On a different note, a new edition of my expat book comes out in about 3 weeks. If your colleagues are interested, I can arrange a deal for them to buy the book directly from the publisher (bulk orders of 15 copies or more). It would cost about $12 per book, not including shipping.

      Here’s a link to the book.

      If you would like to place a bulk order, let me know. I’ll get you in touch with my publisher.


  81. Shaun Schaller says:

    Dear Andrew,
    I am a 30 year old international teacher living in the Cayman Islands and enjoyed reading your book, Millionaire Teacher.

    I have an opportunity to pay off my student loan debt in roughly the next year, so I am trying to learn more about investing now, but there is so much to learn, and I have many questions.

    One big question I have is how to invest money after my 401k (my school matches 5% and I contribute just 5%) and maxing out a Roth IRA (5,500 per year) through Schwab.

    I should be able to invest at least 2k each month(what I’m paying in student loans now). I understand that I need a balanced portfolio (maybe 80-90% stocks, 10-20% bonds, however I am not sure what to do with additional investments beyond index funds.

    Do you recommend maxing out my 401k, or investing in more stocks and bonds after I have maxed out on index funds each year?

    Many thanks,

    • Hi Shaun,

      Max out your 401(k) but don’t invest in an IRA unless you make more than $104,000 USD. (ish) per year. I explain this in my book, Millionaire Expat: How To Build Wealth Living Overseas. For your taxable money, open an account with Interactive Brokers. Build a globally diversified portfolio of low cost ETFs. Once again, I explain how to do that in my book. I think you’ll find this book very useful.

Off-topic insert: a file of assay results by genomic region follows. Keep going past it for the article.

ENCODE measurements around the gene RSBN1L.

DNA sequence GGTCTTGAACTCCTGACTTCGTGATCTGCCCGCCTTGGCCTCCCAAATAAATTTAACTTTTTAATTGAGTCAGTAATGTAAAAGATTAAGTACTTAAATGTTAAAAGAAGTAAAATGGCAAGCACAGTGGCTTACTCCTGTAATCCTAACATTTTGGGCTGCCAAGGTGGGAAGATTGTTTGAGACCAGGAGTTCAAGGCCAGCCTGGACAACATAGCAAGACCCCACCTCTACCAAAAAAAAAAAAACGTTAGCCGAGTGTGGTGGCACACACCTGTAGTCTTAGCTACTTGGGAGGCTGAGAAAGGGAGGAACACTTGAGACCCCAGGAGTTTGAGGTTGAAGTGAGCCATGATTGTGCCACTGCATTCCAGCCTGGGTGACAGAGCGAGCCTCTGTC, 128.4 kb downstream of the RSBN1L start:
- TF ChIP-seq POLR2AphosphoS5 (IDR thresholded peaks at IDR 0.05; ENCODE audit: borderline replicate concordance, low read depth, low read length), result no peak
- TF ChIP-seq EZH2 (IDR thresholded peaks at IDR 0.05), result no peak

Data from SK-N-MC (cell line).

82. Jim Semple says:

    Dear Andrew:

    I love you books, both editions, but I have questions:
    1. Do you recommend the same allocation, (example: one third Canadian stock index, one third International stock index, or US stock index, and one third international bond index) regardless of whether one’s nest egg is $300,000 or $3,000,000? Should the same template apply?
    2. Given that a Canadian investor benefits from dividend tax credits on Canadian stock investments, and suffers from withholding tax on US stock investments, does it make sense to own Canadian and US stocks (or index funds) in equal values? Do US stocks not have to significantly outperform in order for a Canadian holder of US stock to come out even? My investment portfolio reveals a strong home country bias for that reason. Do I need to rethink this?
    3. An investor who retires at age 65 will not need access to 100% of his nest egg on Day One. With luck, it should be working for him for another 20 or 30 years. If he allocates 65% to bonds, or a bond index fund, will the growth of his nest egg after retirement not be unnecessarily constrained? Can it not be argued that 65% is too conservative?

  83. Ilya Gutlin says:

    Hi Andrew, I have read both your books. Thank you. Can you recomend a broker in Switzerland (I am Swiss living in Singapore) that does not charge you an arm and leg and provides a good service. I would guess that a Global nomad portfolio is probably best for me if I am planning to retire in Switzerland.

  84. Nathalie says:

    Hi Andrew,

    I just finished your book Millionaire Teacher and sooo wish I read it before…
    I am clueless in investing and can’t wait to read you other books!

    I have a question regarding 401k… My husband and I are French, who lived many years in the U.S.
    My husband still has a 401k from his former company and, when looking at it, we see little option for Index Funds.

    Here are the choices in the 401k (and the current allocation in his portfolio, as per an advisor):

    For Bonds:
    – Short-Term Bond Fund (8%)
    – Intermediate Bond Fund (7%)

    For Balanced:
    – Balanced Fund

    For Large U.S. Equity:
    – Dodge & Cox Stock Portfolio
    – NT Collective S&P 500 Index